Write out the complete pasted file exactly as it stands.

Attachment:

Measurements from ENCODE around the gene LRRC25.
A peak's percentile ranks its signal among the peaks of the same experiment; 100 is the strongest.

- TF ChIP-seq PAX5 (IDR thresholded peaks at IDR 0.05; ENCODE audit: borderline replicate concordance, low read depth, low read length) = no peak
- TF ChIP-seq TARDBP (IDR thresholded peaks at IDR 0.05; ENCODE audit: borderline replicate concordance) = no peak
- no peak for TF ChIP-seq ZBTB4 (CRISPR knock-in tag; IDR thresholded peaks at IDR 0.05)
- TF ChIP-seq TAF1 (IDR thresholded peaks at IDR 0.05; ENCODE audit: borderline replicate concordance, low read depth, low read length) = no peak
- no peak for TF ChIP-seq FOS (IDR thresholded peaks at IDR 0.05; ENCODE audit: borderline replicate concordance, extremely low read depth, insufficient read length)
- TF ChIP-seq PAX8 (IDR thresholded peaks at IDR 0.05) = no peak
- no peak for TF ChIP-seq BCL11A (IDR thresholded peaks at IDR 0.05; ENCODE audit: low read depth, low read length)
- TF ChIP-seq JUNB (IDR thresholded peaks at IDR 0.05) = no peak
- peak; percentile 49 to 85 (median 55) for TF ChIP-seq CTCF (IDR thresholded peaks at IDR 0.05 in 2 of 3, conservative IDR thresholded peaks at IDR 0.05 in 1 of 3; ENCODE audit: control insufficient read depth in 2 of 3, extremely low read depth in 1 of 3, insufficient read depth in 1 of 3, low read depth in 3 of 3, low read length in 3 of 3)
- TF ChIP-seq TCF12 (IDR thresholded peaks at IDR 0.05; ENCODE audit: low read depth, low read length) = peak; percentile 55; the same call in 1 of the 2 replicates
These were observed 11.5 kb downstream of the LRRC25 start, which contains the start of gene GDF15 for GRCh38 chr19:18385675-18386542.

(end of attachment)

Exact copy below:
Measurements from ENCODE around the gene LRRC25.
A peak's percentile ranks its signal among the peaks of the same experiment; 100 is the strongest.

- TF ChIP-seq PAX5 (IDR thresholded peaks at IDR 0.05; ENCODE audit: borderline replicate concordance, low read depth, low read length) = no peak
- TF ChIP-seq TARDBP (IDR thresholded peaks at IDR 0.05; ENCODE audit: borderline replicate concordance) = no peak
- no peak for TF ChIP-seq ZBTB4 (CRISPR knock-in tag; IDR thresholded peaks at IDR 0.05)
- TF ChIP-seq TAF1 (IDR thresholded peaks at IDR 0.05; ENCODE audit: borderline replicate concordance, low read depth, low read length) = no peak
- no peak for TF ChIP-seq FOS (IDR thresholded peaks at IDR 0.05; ENCODE audit: borderline replicate concordance, extremely low read depth, insufficient read length)
- TF ChIP-seq PAX8 (IDR thresholded peaks at IDR 0.05) = no peak
- no peak for TF ChIP-seq BCL11A (IDR thresholded peaks at IDR 0.05; ENCODE audit: low read depth, low read length)
- TF ChIP-seq JUNB (IDR thresholded peaks at IDR 0.05) = no peak
- peak; percentile 49 to 85 (median 55) for TF ChIP-seq CTCF (IDR thresholded peaks at IDR 0.05 in 2 of 3, conservative IDR thresholded peaks at IDR 0.05 in 1 of 3; ENCODE audit: control insufficient read depth in 2 of 3, extremely low read depth in 1 of 3, insufficient read depth in 1 of 3, low read depth in 3 of 3, low read length in 3 of 3)
- TF ChIP-seq TCF12 (IDR thresholded peaks at IDR 0.05; ENCODE audit: low read depth, low read length) = peak; percentile 55; the same call in 1 of the 2 replicates
These were observed 11.5 kb downstream of the LRRC25 start, which contains the start of gene GDF15 for GRCh38 chr19:18385675-18386542.